building contractor. Teamsters, anyone?

– On the printed flyer and the email, they use a picture of the movie ELECTION,
starring Matthew Broderick. Here is the synopsis from Wikipedia:


You couldn’t write something that funny, that the RMA would use an ad for
a movie about a RIGGED election it promote THEIR election.

– According to the bylaws of the RMA, they use ROBERT’S RULES OF ORDER
to run the election.

– According to RRoO, anyone can nominate themself for any office, and it does
NOT have to be seconded.

I would like to express my support for Darius Campo. I have read his platform,
and he could turn out to be the kind of leader that could save the RMA from itself.
The idea of making peace with Tom Lee, is a good one. Otherwise, the AF of M
will continue to be divided as a whole.



In one sentence you say “against the RMALA Board approved choice of
Pete Anthony and further down the line you say “you don’t endorse any
candidate… check your stuff out. Sounds like double talk to me.


Dear Comm:

Are any of you planning to run? All seats are open come Monday.
This is you big chance to make a change in the RMA you say is controlled
be the very few. I would think this could be your big chance to come in
with a slate of your own and pull a veritable coup. Common Comm….put
your money where your mouth is. You want change? Monday will be your
democratic chance of making the change you so desparately want.


About the writer’s strike…

1980-81??? WHAT ABOUT THAT????



Hi local 47 members, wondering where your sessions have gone????

The powers that be keep telling us that we are not really losing that many
projects, that the LOW budget contract is really working, to stay the course
and stay strong and get in tow with us or forever hold your peace.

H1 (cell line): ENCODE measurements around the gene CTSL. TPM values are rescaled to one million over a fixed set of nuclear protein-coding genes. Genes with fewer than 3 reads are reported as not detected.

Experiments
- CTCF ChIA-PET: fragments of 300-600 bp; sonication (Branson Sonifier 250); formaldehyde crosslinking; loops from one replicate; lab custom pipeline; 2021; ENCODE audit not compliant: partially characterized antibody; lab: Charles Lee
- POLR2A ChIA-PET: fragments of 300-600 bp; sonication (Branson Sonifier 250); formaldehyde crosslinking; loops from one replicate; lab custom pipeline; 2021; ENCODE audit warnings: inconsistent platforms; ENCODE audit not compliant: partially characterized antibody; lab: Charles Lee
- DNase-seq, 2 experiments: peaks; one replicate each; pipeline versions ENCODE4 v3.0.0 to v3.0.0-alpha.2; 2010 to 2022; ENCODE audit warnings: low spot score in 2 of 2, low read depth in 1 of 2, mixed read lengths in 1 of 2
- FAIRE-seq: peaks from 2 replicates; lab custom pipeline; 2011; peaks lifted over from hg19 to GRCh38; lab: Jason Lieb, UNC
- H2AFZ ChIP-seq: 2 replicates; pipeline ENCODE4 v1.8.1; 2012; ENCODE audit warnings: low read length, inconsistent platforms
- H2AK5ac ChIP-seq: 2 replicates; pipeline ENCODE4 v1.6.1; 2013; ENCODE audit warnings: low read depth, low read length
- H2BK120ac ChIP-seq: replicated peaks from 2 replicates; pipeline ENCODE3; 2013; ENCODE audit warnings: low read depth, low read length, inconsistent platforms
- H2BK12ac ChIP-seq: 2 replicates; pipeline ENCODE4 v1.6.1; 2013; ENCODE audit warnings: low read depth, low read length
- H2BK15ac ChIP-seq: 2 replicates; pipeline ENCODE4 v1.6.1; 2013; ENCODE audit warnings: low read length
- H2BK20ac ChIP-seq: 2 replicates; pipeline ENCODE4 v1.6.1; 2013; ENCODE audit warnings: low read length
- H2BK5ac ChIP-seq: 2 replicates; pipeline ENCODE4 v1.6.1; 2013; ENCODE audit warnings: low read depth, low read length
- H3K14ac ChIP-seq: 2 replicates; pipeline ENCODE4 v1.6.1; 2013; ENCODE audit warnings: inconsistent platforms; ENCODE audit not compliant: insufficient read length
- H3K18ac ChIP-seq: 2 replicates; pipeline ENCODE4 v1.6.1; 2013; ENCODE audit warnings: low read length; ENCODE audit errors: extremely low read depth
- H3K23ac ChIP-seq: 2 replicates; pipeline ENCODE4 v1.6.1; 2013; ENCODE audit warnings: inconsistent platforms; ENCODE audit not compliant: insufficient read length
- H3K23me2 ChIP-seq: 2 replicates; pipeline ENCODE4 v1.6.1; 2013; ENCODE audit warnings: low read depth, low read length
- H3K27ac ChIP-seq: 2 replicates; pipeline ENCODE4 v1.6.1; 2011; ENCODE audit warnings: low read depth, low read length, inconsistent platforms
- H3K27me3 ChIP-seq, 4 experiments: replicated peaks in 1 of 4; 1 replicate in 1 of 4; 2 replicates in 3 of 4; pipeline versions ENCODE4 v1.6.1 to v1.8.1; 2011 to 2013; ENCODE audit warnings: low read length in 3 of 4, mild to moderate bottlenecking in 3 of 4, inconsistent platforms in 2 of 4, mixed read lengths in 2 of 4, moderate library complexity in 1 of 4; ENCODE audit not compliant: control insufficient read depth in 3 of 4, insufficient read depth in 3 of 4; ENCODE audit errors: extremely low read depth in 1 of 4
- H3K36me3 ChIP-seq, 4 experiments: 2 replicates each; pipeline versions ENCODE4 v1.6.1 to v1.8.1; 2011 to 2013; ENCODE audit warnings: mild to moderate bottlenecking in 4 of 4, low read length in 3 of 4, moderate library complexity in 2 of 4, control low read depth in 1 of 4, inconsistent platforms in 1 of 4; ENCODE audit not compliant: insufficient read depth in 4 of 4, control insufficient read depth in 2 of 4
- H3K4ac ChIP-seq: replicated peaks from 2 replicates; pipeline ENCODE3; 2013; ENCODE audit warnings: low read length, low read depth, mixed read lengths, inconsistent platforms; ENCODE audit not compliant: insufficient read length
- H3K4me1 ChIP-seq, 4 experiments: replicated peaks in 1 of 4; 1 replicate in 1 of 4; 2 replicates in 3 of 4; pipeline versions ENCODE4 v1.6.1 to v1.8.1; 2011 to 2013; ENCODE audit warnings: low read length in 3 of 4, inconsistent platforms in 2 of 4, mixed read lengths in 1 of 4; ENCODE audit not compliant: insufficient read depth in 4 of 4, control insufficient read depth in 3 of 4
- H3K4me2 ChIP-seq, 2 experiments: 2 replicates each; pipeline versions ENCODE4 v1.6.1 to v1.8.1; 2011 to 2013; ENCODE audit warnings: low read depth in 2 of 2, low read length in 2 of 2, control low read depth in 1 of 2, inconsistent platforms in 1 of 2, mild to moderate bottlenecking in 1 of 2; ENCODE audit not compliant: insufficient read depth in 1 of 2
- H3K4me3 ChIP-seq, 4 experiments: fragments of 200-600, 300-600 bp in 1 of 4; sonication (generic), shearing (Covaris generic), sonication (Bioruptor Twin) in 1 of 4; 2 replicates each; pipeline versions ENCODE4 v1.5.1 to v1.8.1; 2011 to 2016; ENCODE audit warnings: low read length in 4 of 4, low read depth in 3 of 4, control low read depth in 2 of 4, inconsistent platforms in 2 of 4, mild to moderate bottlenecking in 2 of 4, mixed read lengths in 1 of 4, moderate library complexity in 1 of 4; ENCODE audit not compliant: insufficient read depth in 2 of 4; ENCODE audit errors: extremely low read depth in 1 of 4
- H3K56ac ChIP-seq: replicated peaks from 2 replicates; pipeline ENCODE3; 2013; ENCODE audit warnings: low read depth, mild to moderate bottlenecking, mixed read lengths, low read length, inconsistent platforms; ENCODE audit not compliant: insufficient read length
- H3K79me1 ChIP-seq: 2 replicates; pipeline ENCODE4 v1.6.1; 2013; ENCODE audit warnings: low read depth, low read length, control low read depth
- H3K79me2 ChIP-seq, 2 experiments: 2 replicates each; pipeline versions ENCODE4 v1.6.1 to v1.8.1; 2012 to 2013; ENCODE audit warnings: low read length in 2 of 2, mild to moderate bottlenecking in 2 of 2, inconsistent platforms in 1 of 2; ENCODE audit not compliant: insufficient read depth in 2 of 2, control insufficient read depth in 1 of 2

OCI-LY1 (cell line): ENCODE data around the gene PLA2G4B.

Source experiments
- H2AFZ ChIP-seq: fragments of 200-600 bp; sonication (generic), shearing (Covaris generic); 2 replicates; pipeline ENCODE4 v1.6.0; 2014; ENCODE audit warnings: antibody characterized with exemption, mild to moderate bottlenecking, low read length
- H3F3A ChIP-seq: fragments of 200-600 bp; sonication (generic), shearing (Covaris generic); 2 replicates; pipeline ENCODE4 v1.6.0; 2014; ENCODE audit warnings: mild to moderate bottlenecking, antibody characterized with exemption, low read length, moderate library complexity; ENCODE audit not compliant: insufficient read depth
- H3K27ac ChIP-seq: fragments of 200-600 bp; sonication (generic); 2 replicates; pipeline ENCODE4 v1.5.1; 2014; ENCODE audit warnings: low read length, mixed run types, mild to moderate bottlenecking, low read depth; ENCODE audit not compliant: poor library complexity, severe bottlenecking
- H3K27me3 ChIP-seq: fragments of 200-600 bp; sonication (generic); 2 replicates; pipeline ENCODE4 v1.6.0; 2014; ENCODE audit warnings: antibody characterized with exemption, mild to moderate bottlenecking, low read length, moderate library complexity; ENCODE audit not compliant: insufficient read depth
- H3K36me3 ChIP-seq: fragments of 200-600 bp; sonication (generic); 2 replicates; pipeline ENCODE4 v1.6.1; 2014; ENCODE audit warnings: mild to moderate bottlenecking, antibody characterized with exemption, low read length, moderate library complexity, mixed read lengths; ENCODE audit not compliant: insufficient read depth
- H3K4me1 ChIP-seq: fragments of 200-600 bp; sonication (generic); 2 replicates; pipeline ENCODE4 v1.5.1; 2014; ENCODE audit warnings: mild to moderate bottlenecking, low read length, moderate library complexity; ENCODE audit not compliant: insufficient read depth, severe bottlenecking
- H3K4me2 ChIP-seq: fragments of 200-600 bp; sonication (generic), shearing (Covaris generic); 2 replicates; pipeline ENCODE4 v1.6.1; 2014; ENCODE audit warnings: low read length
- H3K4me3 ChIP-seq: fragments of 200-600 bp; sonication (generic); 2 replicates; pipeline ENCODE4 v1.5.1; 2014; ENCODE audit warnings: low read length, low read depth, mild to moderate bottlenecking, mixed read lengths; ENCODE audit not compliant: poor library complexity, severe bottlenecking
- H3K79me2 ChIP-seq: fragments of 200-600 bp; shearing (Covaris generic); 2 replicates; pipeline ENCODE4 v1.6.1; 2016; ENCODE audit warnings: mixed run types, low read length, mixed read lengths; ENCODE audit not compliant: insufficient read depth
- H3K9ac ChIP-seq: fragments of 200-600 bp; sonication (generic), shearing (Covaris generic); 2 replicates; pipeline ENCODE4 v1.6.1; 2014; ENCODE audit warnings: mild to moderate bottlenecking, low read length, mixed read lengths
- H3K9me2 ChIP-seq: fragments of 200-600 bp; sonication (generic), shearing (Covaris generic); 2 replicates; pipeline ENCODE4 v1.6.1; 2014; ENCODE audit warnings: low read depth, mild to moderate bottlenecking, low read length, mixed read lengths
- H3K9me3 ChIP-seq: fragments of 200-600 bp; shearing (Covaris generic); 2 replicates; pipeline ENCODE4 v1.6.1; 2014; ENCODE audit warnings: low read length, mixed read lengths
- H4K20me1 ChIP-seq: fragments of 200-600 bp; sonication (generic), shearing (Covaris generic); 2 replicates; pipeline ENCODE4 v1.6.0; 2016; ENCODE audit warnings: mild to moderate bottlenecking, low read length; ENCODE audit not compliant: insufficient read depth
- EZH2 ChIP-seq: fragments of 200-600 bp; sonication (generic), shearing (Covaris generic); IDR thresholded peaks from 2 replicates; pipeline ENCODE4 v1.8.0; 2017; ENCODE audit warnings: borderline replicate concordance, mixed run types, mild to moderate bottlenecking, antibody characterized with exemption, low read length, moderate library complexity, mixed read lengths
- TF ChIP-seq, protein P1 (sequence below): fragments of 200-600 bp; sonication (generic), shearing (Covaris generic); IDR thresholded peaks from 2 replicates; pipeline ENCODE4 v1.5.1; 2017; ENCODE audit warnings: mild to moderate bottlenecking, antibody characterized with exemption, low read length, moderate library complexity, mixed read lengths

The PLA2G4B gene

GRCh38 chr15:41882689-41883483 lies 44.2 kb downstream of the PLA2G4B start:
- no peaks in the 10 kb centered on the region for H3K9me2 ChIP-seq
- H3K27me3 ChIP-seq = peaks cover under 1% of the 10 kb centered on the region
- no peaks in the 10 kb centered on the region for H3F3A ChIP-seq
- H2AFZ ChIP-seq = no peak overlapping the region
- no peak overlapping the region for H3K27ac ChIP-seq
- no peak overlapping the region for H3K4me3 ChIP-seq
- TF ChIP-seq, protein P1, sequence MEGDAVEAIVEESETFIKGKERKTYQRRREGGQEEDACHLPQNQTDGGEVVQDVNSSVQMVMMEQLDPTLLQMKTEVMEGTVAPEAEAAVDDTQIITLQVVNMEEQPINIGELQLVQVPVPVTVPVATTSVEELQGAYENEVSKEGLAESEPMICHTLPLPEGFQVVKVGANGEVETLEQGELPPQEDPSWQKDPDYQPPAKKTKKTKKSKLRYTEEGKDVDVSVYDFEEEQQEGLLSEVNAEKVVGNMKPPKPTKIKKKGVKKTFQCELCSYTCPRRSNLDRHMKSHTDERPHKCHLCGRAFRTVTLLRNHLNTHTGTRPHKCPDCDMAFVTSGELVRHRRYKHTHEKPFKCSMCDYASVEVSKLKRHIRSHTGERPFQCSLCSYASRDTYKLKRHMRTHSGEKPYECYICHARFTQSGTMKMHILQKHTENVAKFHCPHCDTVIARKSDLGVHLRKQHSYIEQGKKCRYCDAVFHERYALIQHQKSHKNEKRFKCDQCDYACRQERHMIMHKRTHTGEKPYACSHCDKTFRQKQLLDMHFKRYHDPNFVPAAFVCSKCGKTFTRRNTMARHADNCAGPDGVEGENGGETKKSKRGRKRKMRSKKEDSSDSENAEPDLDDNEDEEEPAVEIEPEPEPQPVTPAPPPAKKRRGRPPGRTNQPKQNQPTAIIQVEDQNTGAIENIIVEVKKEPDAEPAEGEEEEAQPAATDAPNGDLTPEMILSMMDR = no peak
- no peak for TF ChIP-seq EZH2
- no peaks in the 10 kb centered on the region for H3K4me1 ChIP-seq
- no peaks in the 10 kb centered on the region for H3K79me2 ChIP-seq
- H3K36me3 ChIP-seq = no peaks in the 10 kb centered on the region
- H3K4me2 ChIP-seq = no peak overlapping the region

How much longer are all you sheep going to swallow this?

Click on the sites below and prepare to cry.
here are the links so you can see for yourself where the sessions are being
done when: “the project is a non union project – never going to be union so
take it or leave it Mr. composer”

Most – not all of the projects pretty much originate here in LA.
Simon James – contractor in Seattle


go to his services page, click on services and then the the genres of sessions
he has done go to the scroll bar – prepare to become sick – most of the composers
live here in LA by the way

also in Seattle is David Sabee’s site – he works together with Simon James


click around there and see big movies that won awards there too
here is the phone line guy, T1 high speed video and audio feed – you can
drive to Santa Monica to a studio and watch your score being recorded in
PRAGUE after you have pdf’d it there


click around there – he doesn’t have a client list or project list – but he is
working daily doing projects – just ask around

here is the website for recording in Bratislava


click on the credits page and look at the LA based composers that have
had to record there
here is the website for a guy in LONDON that books a Prague orch and
a London orchestra


LONDON is still doing alot of LA based scores – Isobel Griffiths is one
of the main contractors

here is the Internet Movie Database link

look at her list of credits – very long – ouch


This is the work we’ve lost because of people who think they’re better
than everyone else and refuse to see that the world has changed.


I am a 45-year-old composer/musician who has been a union member for
close to two decades. Over the past couple of years I have taken a more active
interest in the functioning of our Local 47, based on my own concern over
what has become a more visible level of drama and turmoil within our union.

Back in the 80’s, upon graduating college, I decided that I would seek a career
in composing music for film and television – at least that was my goal. Like many,
I did dozens of student films for little or no money in the hopes of eventually
networking my way up the ladder. I had some moderate success, but not enough
to make a career of it, as the field of composers seeking work in TV and films
grew substantially; by which time I was fortunate to have the opportunity to work
in the video game industry and enjoyed some success in that field. So because there
was more competition in TV and film, the video game industry was a more viable
solution to paying my bills. Now that has changed and the field of video game
composer has grown exponentially – to even include formerly successful film
and television composers.

I offer this brief story as an example of what I perceive as having happened in
the musicians recording industry and more generally in the Local 47. I can only
imagine what changes members 20 or 30 years my senior must have seen over the
past decades. Some of whom were probably members of studio orchestras that